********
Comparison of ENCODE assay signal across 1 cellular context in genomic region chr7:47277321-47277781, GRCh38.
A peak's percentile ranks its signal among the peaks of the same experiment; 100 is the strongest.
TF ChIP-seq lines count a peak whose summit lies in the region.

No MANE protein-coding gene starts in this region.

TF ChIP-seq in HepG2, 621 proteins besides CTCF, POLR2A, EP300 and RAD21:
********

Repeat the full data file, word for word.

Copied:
Comparison of ENCODE assay signal across 1 cellular context in genomic region chr7:47277321-47277781, GRCh38.
A peak's percentile ranks its signal among the peaks of the same experiment; 100 is the strongest.
TF ChIP-seq lines count a peak whose summit lies in the region.

No MANE protein-coding gene starts in this region.

TF ChIP-seq in HepG2, 621 proteins besides CTCF, POLR2A, EP300 and RAD21: